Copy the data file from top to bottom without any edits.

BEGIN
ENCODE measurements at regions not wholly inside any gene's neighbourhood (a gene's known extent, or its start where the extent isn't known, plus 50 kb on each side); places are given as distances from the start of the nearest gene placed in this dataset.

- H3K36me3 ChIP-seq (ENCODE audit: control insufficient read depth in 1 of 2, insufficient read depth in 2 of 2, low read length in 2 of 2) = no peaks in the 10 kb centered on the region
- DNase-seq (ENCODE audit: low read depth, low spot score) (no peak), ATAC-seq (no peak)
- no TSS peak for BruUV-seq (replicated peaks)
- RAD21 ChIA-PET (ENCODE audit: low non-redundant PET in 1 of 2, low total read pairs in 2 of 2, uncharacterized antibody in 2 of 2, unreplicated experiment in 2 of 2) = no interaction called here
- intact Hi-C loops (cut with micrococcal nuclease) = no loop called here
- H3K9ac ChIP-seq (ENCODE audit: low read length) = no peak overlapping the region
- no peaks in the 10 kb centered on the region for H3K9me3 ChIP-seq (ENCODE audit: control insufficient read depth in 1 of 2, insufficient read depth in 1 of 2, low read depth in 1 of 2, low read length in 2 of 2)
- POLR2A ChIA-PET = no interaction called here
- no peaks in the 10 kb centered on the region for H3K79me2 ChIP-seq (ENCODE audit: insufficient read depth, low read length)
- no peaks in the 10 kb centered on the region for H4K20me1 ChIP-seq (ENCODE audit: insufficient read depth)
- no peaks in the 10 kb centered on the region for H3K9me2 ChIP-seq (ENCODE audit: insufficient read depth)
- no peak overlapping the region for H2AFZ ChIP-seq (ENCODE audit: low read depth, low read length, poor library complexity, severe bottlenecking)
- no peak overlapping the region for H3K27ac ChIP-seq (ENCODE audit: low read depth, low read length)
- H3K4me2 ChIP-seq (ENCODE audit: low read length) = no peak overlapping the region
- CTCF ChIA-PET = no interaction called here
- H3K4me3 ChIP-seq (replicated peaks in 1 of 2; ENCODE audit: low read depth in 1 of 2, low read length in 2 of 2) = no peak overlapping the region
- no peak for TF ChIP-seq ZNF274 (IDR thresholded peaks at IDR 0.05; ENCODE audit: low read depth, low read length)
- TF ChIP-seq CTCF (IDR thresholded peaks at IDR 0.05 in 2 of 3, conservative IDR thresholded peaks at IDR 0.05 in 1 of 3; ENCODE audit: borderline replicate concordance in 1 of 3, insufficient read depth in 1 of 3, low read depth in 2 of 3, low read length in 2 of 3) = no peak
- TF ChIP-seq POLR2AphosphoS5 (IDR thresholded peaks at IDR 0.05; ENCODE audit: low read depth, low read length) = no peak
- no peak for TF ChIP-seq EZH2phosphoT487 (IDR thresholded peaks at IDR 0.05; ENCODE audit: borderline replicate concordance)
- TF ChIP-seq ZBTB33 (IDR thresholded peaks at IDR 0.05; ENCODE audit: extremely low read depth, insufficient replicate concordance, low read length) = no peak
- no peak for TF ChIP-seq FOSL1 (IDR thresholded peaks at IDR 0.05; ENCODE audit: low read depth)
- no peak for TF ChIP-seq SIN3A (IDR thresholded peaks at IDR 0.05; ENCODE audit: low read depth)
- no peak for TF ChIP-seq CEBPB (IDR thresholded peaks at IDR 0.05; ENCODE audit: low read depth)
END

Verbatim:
ENCODE measurements at regions not wholly inside any gene's neighbourhood (a gene's known extent, or its start where the extent isn't known, plus 50 kb on each side); places are given as distances from the start of the nearest gene placed in this dataset.

- H3K36me3 ChIP-seq (ENCODE audit: control insufficient read depth in 1 of 2, insufficient read depth in 2 of 2, low read length in 2 of 2) = no peaks in the 10 kb centered on the region
- DNase-seq (ENCODE audit: low read depth, low spot score) (no peak), ATAC-seq (no peak)
- no TSS peak for BruUV-seq (replicated peaks)
- RAD21 ChIA-PET (ENCODE audit: low non-redundant PET in 1 of 2, low total read pairs in 2 of 2, uncharacterized antibody in 2 of 2, unreplicated experiment in 2 of 2) = no interaction called here
- intact Hi-C loops (cut with micrococcal nuclease) = no loop called here
- H3K9ac ChIP-seq (ENCODE audit: low read length) = no peak overlapping the region
- no peaks in the 10 kb centered on the region for H3K9me3 ChIP-seq (ENCODE audit: control insufficient read depth in 1 of 2, insufficient read depth in 1 of 2, low read depth in 1 of 2, low read length in 2 of 2)
- POLR2A ChIA-PET = no interaction called here
- no peaks in the 10 kb centered on the region for H3K79me2 ChIP-seq (ENCODE audit: insufficient read depth, low read length)
- no peaks in the 10 kb centered on the region for H4K20me1 ChIP-seq (ENCODE audit: insufficient read depth)
- no peaks in the 10 kb centered on the region for H3K9me2 ChIP-seq (ENCODE audit: insufficient read depth)
- no peak overlapping the region for H2AFZ ChIP-seq (ENCODE audit: low read depth, low read length, poor library complexity, severe bottlenecking)
- no peak overlapping the region for H3K27ac ChIP-seq (ENCODE audit: low read depth, low read length)
- H3K4me2 ChIP-seq (ENCODE audit: low read length) = no peak overlapping the region
- CTCF ChIA-PET = no interaction called here
- H3K4me3 ChIP-seq (replicated peaks in 1 of 2; ENCODE audit: low read depth in 1 of 2, low read length in 2 of 2) = no peak overlapping the region
- no peak for TF ChIP-seq ZNF274 (IDR thresholded peaks at IDR 0.05; ENCODE audit: low read depth, low read length)
- TF ChIP-seq CTCF (IDR thresholded peaks at IDR 0.05 in 2 of 3, conservative IDR thresholded peaks at IDR 0.05 in 1 of 3; ENCODE audit: borderline replicate concordance in 1 of 3, insufficient read depth in 1 of 3, low read depth in 2 of 3, low read length in 2 of 3) = no peak
- TF ChIP-seq POLR2AphosphoS5 (IDR thresholded peaks at IDR 0.05; ENCODE audit: low read depth, low read length) = no peak
- no peak for TF ChIP-seq EZH2phosphoT487 (IDR thresholded peaks at IDR 0.05; ENCODE audit: borderline replicate concordance)
- TF ChIP-seq ZBTB33 (IDR thresholded peaks at IDR 0.05; ENCODE audit: extremely low read depth, insufficient replicate concordance, low read length) = no peak
- no peak for TF ChIP-seq FOSL1 (IDR thresholded peaks at IDR 0.05; ENCODE audit: low read depth)
- no peak for TF ChIP-seq SIN3A (IDR thresholded peaks at IDR 0.05; ENCODE audit: low read depth)
- no peak for TF ChIP-seq CEBPB (IDR thresholded peaks at IDR 0.05; ENCODE audit: low read depth)